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Mercedes-Benz and BMW to drastically reduce platforms

All future Benzes will be built atop four basic platforms while BMWs will be built on just two.

German automakers will soon drastically reduce the number of platforms underpinning their cars in order to shorten development time and reduce costs. Mercedes-Benz will whittle their vehicle architectures to four variants, while BMW will cut theirs down to just two.

The future of Mercedes-Benz

Nine years ago, Mercedes-Benz had nine different platforms. Today they employ five, and soon that number will be down to the following four.

MFA for all front-wheel-drive vehicles — CLA, B-Class Electric Drive and GLA crossover.

MRA for rear-wheel-drive vehicles — The new C-Class, E-Class and GLK SUV. The S-Class sedan and coupe will use some MRA components as well.

MHA for large, rear- and all-wheel-drive crossovers — ML, GL, and a two-door based on the ML coming in 2015.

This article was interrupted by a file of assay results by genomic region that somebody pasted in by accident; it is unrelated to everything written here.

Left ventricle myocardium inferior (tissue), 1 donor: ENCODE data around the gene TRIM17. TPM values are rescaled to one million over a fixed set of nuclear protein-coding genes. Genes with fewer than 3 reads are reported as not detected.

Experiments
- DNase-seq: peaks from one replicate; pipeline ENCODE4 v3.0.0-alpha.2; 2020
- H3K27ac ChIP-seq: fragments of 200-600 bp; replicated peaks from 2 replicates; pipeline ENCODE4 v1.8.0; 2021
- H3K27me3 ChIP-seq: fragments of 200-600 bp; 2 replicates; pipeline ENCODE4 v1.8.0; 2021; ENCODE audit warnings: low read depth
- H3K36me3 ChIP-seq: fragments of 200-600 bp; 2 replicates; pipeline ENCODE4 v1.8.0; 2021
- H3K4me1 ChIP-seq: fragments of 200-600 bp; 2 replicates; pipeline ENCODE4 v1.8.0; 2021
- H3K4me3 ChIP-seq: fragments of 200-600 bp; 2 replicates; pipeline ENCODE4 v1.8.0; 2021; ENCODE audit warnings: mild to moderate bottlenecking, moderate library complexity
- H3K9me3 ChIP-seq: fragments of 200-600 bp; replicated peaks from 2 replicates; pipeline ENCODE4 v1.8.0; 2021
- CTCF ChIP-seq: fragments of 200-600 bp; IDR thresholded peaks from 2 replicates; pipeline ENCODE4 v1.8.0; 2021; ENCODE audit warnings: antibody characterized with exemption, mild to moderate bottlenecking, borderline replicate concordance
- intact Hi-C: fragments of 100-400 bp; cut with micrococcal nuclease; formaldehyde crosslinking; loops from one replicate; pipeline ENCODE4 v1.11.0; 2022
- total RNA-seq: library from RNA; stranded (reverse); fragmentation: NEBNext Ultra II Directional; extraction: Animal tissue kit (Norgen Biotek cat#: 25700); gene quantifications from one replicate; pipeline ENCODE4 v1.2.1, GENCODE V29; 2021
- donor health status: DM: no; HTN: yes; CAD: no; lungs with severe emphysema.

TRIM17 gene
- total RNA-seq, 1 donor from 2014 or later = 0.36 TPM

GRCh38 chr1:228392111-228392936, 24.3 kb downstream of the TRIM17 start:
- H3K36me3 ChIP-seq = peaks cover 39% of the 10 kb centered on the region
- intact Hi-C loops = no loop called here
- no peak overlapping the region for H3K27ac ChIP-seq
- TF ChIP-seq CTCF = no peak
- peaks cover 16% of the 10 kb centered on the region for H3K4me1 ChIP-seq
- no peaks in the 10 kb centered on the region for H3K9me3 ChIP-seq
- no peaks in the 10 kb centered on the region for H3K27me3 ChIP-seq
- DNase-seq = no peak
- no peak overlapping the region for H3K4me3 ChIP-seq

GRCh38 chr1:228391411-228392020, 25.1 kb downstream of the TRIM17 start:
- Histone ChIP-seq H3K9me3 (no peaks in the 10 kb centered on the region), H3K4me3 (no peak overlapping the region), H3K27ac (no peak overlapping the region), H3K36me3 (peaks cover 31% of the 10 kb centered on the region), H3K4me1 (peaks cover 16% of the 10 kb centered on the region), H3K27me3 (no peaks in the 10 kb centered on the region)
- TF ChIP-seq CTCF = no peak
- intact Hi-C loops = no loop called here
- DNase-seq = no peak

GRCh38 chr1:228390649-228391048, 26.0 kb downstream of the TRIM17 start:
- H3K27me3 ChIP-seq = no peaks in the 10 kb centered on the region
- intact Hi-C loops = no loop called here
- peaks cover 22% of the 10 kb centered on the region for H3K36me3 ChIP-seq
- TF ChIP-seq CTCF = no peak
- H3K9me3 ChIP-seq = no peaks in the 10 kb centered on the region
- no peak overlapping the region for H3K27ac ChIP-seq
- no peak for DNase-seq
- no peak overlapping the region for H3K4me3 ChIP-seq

MSA for sports cars — SLK and SL.

According to head of worldwide R&D Thomas Weber, the savings "are huge” and will actually increase the number of variations they can bring to market.

BMW's dual-platform plan

BMW currently builds its cars atop five different platforms, but board member for R&D Herbert Diess says that will soon be cut down to just two: One for front-wheel-drive cars like the Mini lineup and one for all remaining rear-wheel-drive cars.

The first car to utilize the FWD platform was the new Mini, followed by the recently unveiled 2-Series Active Tourer. In two years' time, the RWD platform will debut with the next-generation 7-Series.

Diess says, however, that Rolls Royces and BMW i3 and i8 platforms are not included as part of this pare-down.

Photo by Ronan Glon.

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